The Bashar Assad regime in Syria continues to forcefully evacuate the residents of Rukban refugee camp along the border with Jordan, with some 1,000 civilians leaving the camp recently due to in humane and degrading conditions, local sources said Monday.
The evacuation was started by the regime and its allies on April 5, the sources said, with an estimated 60,000 living in the desert camp.
The residents, however, do not want to leave the refugee camp to go to regime-held areas even though the conditions in the camp have been deteriorating day by day due to the regime's blockade on humanitarian aid, Anadolu Agency (AA) reported, citing the local sources.
Some 1,000 residents who accepted the conditions presented by the Russian negotiators have left the camp, residents told a correspondent from the AA..
Those that left the camp did so because they were worried about their children's health under the tightening siege, and they were relocated to the regime's temporary shelters in Homs, the sources said.
They also said the people who went to regime-held areas were the members of particular tribes, and the rest of the residents who do not want to leave are instead waiting for the international community to act to help them.
Conditions inside the settlement are dire, with many surviving on just one simple meal a day, often bread and olive oil or yoghurt, according to one resident.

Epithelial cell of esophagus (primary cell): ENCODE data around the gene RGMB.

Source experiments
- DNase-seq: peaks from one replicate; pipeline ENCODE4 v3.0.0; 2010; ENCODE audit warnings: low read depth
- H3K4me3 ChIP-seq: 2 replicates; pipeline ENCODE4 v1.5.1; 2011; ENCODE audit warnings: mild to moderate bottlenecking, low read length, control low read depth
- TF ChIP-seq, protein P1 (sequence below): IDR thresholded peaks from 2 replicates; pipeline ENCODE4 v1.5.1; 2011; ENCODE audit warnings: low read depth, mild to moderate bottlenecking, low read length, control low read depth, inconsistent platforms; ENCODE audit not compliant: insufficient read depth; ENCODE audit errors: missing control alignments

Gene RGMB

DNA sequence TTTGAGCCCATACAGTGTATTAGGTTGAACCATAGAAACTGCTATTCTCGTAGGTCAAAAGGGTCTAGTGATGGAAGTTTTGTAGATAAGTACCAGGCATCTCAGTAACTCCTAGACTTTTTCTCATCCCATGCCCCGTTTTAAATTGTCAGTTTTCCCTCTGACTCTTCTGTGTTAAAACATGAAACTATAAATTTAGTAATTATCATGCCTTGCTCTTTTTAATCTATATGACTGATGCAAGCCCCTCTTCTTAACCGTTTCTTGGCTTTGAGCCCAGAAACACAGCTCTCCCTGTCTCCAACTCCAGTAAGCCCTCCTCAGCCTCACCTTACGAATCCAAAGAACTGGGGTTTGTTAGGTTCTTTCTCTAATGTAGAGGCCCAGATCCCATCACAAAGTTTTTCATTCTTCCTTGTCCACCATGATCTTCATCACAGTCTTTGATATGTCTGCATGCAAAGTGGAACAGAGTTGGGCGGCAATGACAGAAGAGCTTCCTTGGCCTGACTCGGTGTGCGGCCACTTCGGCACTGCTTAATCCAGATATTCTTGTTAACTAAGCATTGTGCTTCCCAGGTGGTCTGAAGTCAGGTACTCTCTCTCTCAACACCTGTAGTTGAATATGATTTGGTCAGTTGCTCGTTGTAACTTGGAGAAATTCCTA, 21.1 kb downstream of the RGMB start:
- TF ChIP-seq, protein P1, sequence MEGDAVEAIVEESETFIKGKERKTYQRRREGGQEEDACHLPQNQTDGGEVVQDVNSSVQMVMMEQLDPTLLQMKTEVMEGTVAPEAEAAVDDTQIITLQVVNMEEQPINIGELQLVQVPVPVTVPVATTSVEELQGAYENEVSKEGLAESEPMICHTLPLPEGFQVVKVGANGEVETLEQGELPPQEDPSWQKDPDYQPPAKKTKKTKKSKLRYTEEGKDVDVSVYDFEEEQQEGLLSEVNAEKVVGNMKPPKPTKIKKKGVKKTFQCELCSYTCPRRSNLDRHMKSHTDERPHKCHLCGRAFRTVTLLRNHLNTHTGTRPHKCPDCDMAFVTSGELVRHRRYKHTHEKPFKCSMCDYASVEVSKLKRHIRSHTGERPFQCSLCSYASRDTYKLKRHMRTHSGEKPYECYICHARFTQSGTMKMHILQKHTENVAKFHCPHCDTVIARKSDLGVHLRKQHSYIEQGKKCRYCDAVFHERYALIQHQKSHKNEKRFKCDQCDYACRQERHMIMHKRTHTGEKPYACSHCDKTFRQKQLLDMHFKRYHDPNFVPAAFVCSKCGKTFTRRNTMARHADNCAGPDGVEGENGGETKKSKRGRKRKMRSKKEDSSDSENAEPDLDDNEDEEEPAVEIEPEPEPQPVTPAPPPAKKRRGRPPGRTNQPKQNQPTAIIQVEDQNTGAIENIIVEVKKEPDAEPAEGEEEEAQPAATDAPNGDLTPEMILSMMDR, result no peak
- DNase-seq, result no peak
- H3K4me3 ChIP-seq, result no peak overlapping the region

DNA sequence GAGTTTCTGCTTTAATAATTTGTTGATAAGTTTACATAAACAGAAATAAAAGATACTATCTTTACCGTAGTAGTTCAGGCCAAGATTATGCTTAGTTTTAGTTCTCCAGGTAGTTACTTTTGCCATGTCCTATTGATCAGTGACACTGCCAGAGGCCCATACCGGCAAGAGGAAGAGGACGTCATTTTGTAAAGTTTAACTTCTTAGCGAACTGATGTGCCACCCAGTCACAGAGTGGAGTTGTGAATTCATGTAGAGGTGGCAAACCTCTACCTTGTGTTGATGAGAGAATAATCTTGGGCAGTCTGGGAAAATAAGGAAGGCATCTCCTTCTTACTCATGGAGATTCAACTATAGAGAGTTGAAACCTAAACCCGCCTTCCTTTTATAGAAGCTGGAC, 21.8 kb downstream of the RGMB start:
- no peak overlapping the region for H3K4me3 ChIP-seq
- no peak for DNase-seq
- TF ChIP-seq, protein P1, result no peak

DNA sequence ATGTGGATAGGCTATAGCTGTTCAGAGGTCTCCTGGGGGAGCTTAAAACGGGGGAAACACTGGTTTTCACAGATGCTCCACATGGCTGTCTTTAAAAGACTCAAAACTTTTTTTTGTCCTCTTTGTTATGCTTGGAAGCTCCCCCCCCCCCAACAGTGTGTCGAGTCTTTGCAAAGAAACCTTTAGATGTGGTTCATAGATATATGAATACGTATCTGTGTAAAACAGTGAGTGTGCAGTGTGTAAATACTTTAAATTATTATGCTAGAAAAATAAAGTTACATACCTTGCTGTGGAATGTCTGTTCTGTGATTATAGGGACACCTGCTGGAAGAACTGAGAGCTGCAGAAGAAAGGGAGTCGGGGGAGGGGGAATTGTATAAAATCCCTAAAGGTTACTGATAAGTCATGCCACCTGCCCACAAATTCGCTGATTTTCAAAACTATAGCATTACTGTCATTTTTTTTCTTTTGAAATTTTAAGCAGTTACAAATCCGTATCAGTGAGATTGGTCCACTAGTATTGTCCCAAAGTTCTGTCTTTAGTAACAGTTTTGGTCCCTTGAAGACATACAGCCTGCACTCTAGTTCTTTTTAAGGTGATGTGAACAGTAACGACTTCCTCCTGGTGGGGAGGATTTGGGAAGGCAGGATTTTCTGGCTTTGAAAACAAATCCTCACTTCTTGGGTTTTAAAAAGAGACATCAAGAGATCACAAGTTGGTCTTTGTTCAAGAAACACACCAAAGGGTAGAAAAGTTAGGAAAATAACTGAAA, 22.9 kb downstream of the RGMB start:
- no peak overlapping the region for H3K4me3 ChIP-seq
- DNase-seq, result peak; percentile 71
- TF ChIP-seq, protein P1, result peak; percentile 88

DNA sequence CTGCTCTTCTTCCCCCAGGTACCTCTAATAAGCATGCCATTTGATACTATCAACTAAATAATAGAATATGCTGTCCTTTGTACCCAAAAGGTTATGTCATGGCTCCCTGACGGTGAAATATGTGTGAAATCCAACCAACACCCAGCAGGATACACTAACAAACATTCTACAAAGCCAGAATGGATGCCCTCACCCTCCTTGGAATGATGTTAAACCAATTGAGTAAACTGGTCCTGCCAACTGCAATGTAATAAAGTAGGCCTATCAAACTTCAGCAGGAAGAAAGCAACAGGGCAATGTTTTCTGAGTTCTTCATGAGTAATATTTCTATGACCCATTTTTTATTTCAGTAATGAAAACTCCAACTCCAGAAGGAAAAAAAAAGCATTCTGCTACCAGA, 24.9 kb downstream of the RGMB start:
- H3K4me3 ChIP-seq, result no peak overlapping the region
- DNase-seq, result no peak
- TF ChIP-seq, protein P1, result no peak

Imad Ghali, an activist inside Rukban, estimated that there are still some 30,000 refugees at the camp refusing to go to areas under regime control. They want instead to go to the opposition bastion of Idlib in northwestern Syria, the activist added.
The regime tries to lead the residents to regime-held areas by toughening the blockade on the camp, the chairman of the National Coalition for Syrian Revolutionary and Opposition Forces said previously in February.
In a statement released on the coalition's website, Chairman Abdurrahman Mustafa said that regime forces had blocked the routes used for the transfer of humanitarian aid, aggravating the already worsened conditions in the camp.
"The siege will lead to genocide before the eyes of the silent world," Mustafa said.
Last year, at least 20 people died at the Rukban camp due to a lack of medical services, according to humanitarian groups.
The last aid delivered to Rukban was two months ago. Jordan has closed its borders with the camp, citing security concerns. For a period, aid used to be delivered across sand berms from Jordan, until the first shipment of aid arrived to the camp from Damascus in February.
The Russian Defense Ministry announced in February it would open two "humanitarian corridors" near the settlements of Jleighem and Jebel al-Gurab with the help of the United Nations to "allow Syrian refugees to leave voluntarily for places of residence they choose."
Two weeks later, the U.N. said no civilians were believed to have left, for fears over their safety.
Jens Laerke, spokesman for the United Nations Office for the Coordination of Humanitarian Affairs, said the U.N. was not involved in the opening of the corridors, but had appealed for protection guarantees from the regime and Russia.